In between events I ran to the co-op to grab some groceries and I saw our wonderful badass mayor – I see her there from time to time and I’ve always been too shy to introduce myself, but yesterday was a brave day. I was thinking about how I’d met her at Pride years ago, the first time she campaigned for mayor (she lost that time, and didn’t try again for a few years), and how much I appreciate having a mayor that makes me proud – and that regularly shows up at Pride. So I went up to her and awkwardly and gushingly told her that I thought she was awesome and thanked her for helping me to be proud of my city. I kept it short, I didn’t want to bug her too much while she was just trying to get her groceries, but she seemed to appreciate it – I can’t imagine anyone minds too much being stopped so that someone can tell them that they’re awesome.
The second event of the day was World Refugee Day – Matthew and I do volunteer work for Bridge Refugee Service from time to time and we’d offered to help out at this event. We had no idea what we’d end up doing, these things almost always end up being full of surprises with Bridge, and last night was no exception. We ran a few errands carrying things and setting things up, but then they asked us if we’d help another volunteer get a soccer game started for any kids that might want to join in while their parents were looking at booths or listening to the musicians. I should mention that neither of has any idea how to play soccer or knows anything about the rules. Fortunately Brandon, the other volunteer that we were working with, was more knowledgeable than us – and a bit less awkward with kids. It took a little while for it to catch on, but in time we had a good number of kids coming and going from the “game,” which was really just a bunch of kicking and running around.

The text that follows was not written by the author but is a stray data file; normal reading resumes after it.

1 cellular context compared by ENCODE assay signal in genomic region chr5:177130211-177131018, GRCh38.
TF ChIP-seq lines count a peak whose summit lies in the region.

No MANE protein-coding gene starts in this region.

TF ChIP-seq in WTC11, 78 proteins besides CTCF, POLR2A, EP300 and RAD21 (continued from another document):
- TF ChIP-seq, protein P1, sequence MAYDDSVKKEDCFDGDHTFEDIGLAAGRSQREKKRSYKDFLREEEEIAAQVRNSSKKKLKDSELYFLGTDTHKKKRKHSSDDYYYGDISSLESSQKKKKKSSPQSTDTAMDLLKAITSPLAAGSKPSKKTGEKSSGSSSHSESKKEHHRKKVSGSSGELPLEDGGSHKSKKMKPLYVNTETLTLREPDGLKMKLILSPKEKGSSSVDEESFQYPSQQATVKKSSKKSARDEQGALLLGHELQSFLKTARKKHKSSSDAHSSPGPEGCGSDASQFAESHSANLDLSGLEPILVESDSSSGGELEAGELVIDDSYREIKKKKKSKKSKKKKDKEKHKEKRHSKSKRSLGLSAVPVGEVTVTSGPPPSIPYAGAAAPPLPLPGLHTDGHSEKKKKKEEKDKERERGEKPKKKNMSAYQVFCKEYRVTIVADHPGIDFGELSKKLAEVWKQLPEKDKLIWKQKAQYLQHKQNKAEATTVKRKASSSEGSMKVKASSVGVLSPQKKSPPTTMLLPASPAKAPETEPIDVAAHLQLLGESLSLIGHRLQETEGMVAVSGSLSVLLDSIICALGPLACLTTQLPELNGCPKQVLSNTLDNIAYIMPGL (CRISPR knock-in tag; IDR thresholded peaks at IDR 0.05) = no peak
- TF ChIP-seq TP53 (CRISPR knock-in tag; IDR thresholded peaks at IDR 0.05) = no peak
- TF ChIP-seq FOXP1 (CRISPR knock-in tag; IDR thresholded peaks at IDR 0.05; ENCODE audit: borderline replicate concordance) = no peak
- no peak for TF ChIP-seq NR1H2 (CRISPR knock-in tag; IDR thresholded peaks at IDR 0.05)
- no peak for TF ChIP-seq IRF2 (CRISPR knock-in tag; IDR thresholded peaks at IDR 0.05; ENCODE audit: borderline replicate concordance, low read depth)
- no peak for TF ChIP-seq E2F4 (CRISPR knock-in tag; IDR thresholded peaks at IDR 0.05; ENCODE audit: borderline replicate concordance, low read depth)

There were kids from literally all over the world on that field. At one point they decided that the loosely-defined teams were England and Brazil. I think I was supposed to be on the England team but I’m not sure – at one point they tried to get Matthew and I to be the refs but then they realized how hopeless we were at actually knowing the rules. So we ran around, kicked balls, kept an eye on them, listened to them be rowdy and high spirited – and there was definitely something a bit magical about being out on that field with kids who look so very different from each other, watching them tumbling and cheering while listening to musicians from various countries, then listening to the raffle numbers translated into multiple different languages, on a warm summer evening with the sun setting and folks from all around the community celebrating the bravery of these people who have brought their families here through struggles I can only imagine.
There was a lot of Pride of various kinds in my day yesterday. And amusingly enough, the last musician did a cover of Born This Way, which of course we’d heard at the Pride Parade – it was a fitting way to bookend the day.
When the event was over we helped clean up – there was a lot of running around and carrying; we were both definitely wiped out by the end of the day, but it was an exhaustion full of all sorts of good vibes. I’ve been ending more days like that lately – exhausted, but filled up. It’s a good kind of change.
Thoughts from today: